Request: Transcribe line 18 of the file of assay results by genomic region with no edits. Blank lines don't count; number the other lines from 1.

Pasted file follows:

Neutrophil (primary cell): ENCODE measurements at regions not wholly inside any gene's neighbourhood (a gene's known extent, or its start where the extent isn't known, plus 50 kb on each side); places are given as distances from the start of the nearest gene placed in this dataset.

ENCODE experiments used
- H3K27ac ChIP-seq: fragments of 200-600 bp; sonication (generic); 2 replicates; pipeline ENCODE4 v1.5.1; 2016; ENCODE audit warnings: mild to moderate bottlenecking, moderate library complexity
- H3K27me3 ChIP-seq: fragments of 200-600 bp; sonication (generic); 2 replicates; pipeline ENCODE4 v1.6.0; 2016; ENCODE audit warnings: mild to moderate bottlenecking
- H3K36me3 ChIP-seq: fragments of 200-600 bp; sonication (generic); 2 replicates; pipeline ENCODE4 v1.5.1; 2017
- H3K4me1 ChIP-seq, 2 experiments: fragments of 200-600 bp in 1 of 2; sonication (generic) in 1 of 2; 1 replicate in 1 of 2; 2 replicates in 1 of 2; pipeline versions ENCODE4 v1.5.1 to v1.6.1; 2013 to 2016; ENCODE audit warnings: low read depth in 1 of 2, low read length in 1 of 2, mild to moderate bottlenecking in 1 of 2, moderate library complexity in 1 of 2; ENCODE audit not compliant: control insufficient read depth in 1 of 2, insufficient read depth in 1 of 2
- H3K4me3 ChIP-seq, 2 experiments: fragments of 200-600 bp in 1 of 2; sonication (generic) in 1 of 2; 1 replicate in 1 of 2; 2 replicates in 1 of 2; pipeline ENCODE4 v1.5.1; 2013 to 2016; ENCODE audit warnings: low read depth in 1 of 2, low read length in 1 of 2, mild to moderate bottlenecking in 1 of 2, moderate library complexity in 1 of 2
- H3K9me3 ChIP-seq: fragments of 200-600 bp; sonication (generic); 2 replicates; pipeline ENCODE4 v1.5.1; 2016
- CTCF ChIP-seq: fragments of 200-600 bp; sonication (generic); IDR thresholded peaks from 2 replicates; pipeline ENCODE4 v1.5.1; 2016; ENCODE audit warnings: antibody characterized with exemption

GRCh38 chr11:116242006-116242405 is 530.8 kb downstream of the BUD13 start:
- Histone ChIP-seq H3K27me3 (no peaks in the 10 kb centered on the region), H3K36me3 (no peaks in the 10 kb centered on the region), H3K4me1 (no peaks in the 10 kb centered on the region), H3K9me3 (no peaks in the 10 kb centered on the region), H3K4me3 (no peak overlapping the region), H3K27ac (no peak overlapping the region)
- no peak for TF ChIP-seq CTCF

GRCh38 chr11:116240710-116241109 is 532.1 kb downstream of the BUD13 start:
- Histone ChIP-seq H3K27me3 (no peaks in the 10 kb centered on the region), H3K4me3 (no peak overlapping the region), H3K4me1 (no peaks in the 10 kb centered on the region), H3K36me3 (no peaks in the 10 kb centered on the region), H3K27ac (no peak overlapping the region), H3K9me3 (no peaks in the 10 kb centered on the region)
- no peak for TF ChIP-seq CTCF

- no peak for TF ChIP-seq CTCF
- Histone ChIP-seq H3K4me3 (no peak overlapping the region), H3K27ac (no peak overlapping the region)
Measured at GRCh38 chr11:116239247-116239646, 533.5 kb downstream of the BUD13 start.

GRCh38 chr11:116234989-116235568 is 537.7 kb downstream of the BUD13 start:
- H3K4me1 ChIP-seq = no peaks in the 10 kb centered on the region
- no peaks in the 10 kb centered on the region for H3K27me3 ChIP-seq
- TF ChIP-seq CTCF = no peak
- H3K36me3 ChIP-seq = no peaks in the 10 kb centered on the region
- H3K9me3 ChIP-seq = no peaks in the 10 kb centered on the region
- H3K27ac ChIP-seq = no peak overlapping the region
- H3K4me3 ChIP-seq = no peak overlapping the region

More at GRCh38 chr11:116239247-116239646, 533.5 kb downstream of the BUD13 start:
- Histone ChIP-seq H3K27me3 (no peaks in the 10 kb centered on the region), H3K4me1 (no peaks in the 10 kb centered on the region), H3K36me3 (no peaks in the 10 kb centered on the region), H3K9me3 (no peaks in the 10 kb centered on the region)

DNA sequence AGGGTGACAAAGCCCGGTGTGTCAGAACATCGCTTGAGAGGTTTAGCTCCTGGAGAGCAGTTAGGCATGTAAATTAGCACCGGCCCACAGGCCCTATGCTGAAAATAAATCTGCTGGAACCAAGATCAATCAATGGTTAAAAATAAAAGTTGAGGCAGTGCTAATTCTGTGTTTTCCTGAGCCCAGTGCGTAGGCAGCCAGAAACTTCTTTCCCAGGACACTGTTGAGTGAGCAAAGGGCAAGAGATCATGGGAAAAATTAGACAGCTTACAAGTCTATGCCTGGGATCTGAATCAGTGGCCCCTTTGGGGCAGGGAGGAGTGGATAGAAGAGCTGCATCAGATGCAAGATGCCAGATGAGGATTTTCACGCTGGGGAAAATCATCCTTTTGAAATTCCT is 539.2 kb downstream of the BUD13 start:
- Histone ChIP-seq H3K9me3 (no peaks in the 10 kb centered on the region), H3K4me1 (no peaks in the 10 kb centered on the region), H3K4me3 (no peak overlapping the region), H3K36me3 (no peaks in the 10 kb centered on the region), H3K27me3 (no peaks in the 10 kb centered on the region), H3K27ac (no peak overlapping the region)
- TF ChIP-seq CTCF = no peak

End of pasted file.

Measured at GRCh38 chr11:116239247-116239646, 533.5 kb downstream of the BUD13 start.